You have pots of stewed meat simmering on the stove, bowls overflowing with cheese, green chiles and refried beans, a huge lump of masa and a kitchen filled both with savory scents and a group of friends. Now what?
Before you can start making tamales, you need to soak your corn husks for an hour to make them pliable. If you’re feeling really creative, you can dye the water, which also comes in handy for identifying what fills each tamale—say a blue wrap for pork and a red wrap for beans. Natural dyes can be made out of herbal tea with rose hips such as Celestial Seasoning’s Red Zinger, turmeric or blueberries. When the husks can easily bend without cracking, take them out and pat them with paper towels. They should be damp but not dripping.
There are several ways to roll tamales, but I’m a fan of the tied-end method. It’s simple, plus the tamales look like little gifts, perfect for this time of year. To do this, first take some of the damp corn husks and tear them into thin strips. Set the strips aside because that’s what you’ll use to tie the tamales.
Now haul your wares to a flat work surface and set up your rolling station. The process is simple: take a corn husk and lay it flat. Put in a handful of masa (about 1/2 cup) and spread it around the center of the husk, leaving the circumference (about 1/2 inch) clean. Pour in a heaping tablespoon of filling in the center of the masa. Take the husk and starting at one end lengthwise start rolling. When it’s completely rolled up, tie the two ends with the masa strips. Eso es todo! You’ve made a tamale!
Don’t be daunted by the mountain of masa, the rolling will move quickly. And the more people you have, the faster it will go. After you get the hang of rolling, it becomes almost second nature. Then you can concentrate on swapping stories or singing songs with your friends. And before you know it, you’ll have dozens of tamales ready to steam, eat and share.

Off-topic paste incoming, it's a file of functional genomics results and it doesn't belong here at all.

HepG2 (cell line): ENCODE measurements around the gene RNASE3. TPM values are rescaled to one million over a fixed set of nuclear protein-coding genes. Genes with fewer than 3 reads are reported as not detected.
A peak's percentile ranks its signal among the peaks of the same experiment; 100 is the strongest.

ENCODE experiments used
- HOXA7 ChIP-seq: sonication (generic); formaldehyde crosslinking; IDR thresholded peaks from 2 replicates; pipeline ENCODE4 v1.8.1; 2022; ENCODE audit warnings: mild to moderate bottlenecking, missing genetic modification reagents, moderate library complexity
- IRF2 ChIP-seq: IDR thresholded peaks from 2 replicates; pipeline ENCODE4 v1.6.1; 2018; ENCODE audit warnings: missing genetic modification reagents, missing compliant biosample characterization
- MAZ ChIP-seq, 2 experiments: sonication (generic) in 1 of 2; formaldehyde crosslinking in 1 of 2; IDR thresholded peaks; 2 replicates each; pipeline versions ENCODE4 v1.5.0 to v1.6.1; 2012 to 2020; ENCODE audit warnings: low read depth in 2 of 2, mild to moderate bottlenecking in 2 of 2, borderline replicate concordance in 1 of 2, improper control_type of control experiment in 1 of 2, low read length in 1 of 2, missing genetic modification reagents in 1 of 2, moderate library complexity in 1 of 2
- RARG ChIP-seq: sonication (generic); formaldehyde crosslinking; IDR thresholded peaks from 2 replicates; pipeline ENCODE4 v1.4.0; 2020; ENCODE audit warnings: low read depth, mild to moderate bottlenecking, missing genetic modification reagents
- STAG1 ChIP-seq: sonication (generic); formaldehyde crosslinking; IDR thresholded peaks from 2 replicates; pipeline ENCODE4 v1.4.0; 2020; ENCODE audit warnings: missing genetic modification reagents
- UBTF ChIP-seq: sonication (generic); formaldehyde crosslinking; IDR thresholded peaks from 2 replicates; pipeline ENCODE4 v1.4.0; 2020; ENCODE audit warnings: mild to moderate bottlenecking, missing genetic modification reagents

Steaming is simple: take the tamales, and layer them in a steamer basket in a large pot. If you have a bamboo steamer this works as well. Steam for about 35-45 minutes. The tamales are done when it peels easily away from the husk. Depending on how many tamales you make, you might have to do this in batches. Serve and enjoy!
Certainly, a tamale party takes an investment of time. But the rewards are outstanding. Not only will you have a terrific meal (and hopefully lots of leftover tamales to freeze and steam at a later date, just when you need a quick fix), but it’s also very satisfying working in harmony with a group of treasured friends and family toward a common goal. A perfect way to celebrate the season.
As I’ve said before, anything goes with a tamale—you can get as creative as you wish. For fillings, two of my favorites are cheese and pork. I eat them without sauce as I feel that’s gilding the lily. But many people enjoy sauces on them, and you can use anything from a homemade salsa made out of tomatoes or tomatillos, to chili or mole. Don’t worry, there’s no right or wrong way to eat tamales, it’s simply a fun food that’s meant to be shared and enjoyed.
Cheese and rajas filling:
A couple of pounds of either soft, white Mexican cheese such as queso asadero or Monterrey Jack, grated.
4 poblano peppers blackened under the broiler for 15 minutes and cut into very thin strips lengthwise.
When making the tamales, take a small handful of the cheese and lay it on the masa. Add a strip of poblano. Roll!
Five pounds of pork, cut into cubes
A head of garlic, minced
2 onions, diced (2 cups)
6-8 jalapenos or serranos diced
Salt, pepper to taste
Cover the pork in a large pot with water, and add 2 tablespoons of garlic and 1 cup of onion, salt and pepper. Simmer until tender. When meat is cool, shred the meat and reserve the broth for another use, such as mixing in the masa. Set aside.
Place the tomatoes on a foil-lined baking sheet, and place under the broiler for 20 minutes, turning occasionally. Skin should be blistered and charred.
Blend the tomatoes with the remaining garlic and a pinch of salt.
Heat some oil in a pan and cook remaining onions until translucent. Add tomato puree and chiles and cook at medium heat for about five minutes.
Add the shredded pork, and cook for 10 minutes until it’s well seasoned. Add salt and pepper to taste.
If you decide to make tamales, let me know! And please share your favorite tamale filling.